- Historic Sites
A knowledgeable and passionate guide takes us for a walk down Wall Street, and we find the buildings there eloquent of the whole history of American finance
November 1987 | Volume 38, Issue 7
The building, which stands on just under an acre of ground, rises sheer to a height of forty stories and contains an astonishing 1.2 million square feet of office space. The shadow it cast upon its completion, one-seventh of a mile at noon, was not just physical but ethical and political as well.
The Equitable was the creation of H. B. Hyde, a genius at marketing. He created new policies, expanded his sales force, and adopted the motto that appeared on all policies and on company letterheads, “Protector of the widow and orphan,” and built up the company to be the third-largest insurance firm in the world. In the process he overcame, with the help of clergymen like Henry Ward Beecher, a religious prejudice against insurance, which seemed to tamper with the divine will by anticipating the end of one’s days and put financial temptation before otherwise docile wives. Hyde enlisted the support of the city’s foremost Presbyterian families, who financed his company and populated its board and high offices.
His son, James Hazen Hyde, who inherited the controlling shares in the enterprise, was a dandy and an aesthete. He had none of the discipline necessary to master the business and no resources to protect his own and the widows’ and orphans’ funds (though he often thought they were one and the same) from being put at the disposal of the Wall Street speculators. It must be said for the junior Hyde—and he did say it later for himself—that pooling private and company funds was something everyone did, and he was startled to be singled out.
When the scandal broke in 1905 and an investigation, headed by the severe and very intelligent Charles Evans Hughes, was begun, it was revealed that the officers of the Equitable, and the other major insurance companies, spent much money on political corruption and ran a “House of Mirth” in Albany where compliant legislators would be treated to the pleasures of the extra-legislative life by hosts from the company and hostesses from touring musical comedies and other sources of the young and pretty. Ironically Edith Wharton’s novel of the same name came out that year and was an extraordinary success partly because many buyers expected to read a salacious exposé in the muckraking genre.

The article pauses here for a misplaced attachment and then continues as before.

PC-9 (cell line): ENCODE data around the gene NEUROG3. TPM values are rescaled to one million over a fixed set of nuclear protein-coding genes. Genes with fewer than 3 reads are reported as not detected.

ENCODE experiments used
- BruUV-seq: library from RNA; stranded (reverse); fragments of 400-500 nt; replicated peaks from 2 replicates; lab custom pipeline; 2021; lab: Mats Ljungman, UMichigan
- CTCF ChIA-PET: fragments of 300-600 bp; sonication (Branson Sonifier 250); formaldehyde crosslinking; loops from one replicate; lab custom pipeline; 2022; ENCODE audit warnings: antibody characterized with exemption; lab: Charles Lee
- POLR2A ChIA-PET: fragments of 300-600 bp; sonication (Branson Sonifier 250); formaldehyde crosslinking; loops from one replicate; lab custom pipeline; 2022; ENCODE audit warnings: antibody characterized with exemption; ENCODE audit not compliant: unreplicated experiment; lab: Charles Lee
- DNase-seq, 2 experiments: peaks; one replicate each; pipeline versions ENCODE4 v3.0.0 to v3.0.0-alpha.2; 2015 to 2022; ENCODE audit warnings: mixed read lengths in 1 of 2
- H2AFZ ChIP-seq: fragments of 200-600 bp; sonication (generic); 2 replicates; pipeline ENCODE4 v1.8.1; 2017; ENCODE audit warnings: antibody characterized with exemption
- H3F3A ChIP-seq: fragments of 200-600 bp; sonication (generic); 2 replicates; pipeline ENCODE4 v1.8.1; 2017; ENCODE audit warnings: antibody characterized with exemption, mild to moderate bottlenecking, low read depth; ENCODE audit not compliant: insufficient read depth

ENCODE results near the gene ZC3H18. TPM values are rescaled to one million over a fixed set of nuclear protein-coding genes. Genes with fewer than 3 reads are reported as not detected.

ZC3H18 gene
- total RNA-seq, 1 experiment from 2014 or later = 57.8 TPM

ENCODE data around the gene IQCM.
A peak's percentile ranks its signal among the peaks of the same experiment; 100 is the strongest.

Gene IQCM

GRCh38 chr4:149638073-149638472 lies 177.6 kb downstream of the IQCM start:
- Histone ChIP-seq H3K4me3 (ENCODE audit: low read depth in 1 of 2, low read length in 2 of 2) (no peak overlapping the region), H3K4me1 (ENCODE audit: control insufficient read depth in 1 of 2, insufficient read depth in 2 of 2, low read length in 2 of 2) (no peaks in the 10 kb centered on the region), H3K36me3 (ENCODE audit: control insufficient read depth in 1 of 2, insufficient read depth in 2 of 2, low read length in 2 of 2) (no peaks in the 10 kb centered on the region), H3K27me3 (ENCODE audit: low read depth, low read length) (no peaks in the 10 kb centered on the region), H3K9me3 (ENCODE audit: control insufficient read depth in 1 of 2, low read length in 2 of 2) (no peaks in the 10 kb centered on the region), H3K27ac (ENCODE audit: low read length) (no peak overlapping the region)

By the time the investigation was over, the Equitable was a much distrusted and a very well hated institution, and Charles Evans Hughes was on his way to becoming a progressive, reform governor of the state of New York and, eventually, Chief Justice of the United States.
Then, in 1912, a fire gutted the old building on this site. Many suspected the blaze was set to destroy records that might implicate the Equitable even more deeply in scandal. The conflagration was famous in the annals of the city’s fire department; with firemen straining at hacksaws for hours to save people trapped beneath the sidewalk level in the steel barred vaults.
When it opened in 1915, the new Equitable Building’s sheer mass touched off a huge public outcry. The next year New York became the first American city to enact zoning regulations and a building ordinance that made future Equitables impossible. The controversial giant had packed in floor space almost thirty times the site’s area; thereafter buildings would be confined to floors of just twelve times the site’s area. The building code’s requirements led to the look of the twenties: buildings with a succession of setbacks from the street so that air and light might be saved, though tall towers might be built on the 25 percent of the building plots that remained after the last required setback level was reached. Thus a grotesquely dominating building, reflecting a grotesquely mismanaged and exploited financial institution, brought the rudiments of city planning to New York.
One might say that when the public learned what was done “with other people’s money,” they rebelled and demanded that some limit be set on what might be done with other people’s space, air, and light.
It is worth walking through the Equitable Building from Nassau to Broadway to see acres of marble and barreled vaults and elegant lunettes. The interior arcade is some compensation for the brutal exterior bulk.
When we come out the other side on Broadway, we are looking across at two narrow, Gothic-style skyscrapers of twenty-one stories each, joined at the top floor by a flying corridor and framing a slender road called Thames Street. No one knows when Thames got its name or why, but I suspect it was named after one of the victories of the War of 1812.
In 1906, when the buildings were opened to renters, Bernard Baruch, by then a wealthy and well-known figure on the Street, took an office in the Trinity Building at 111 Broadway, the southernmost of the twins. Baruch’s office was at the prestige address, for unlike the US. Realty Building to the north, it had the view, the air, and the light that the north graveyard of Trinity provided, probably in perpetuity.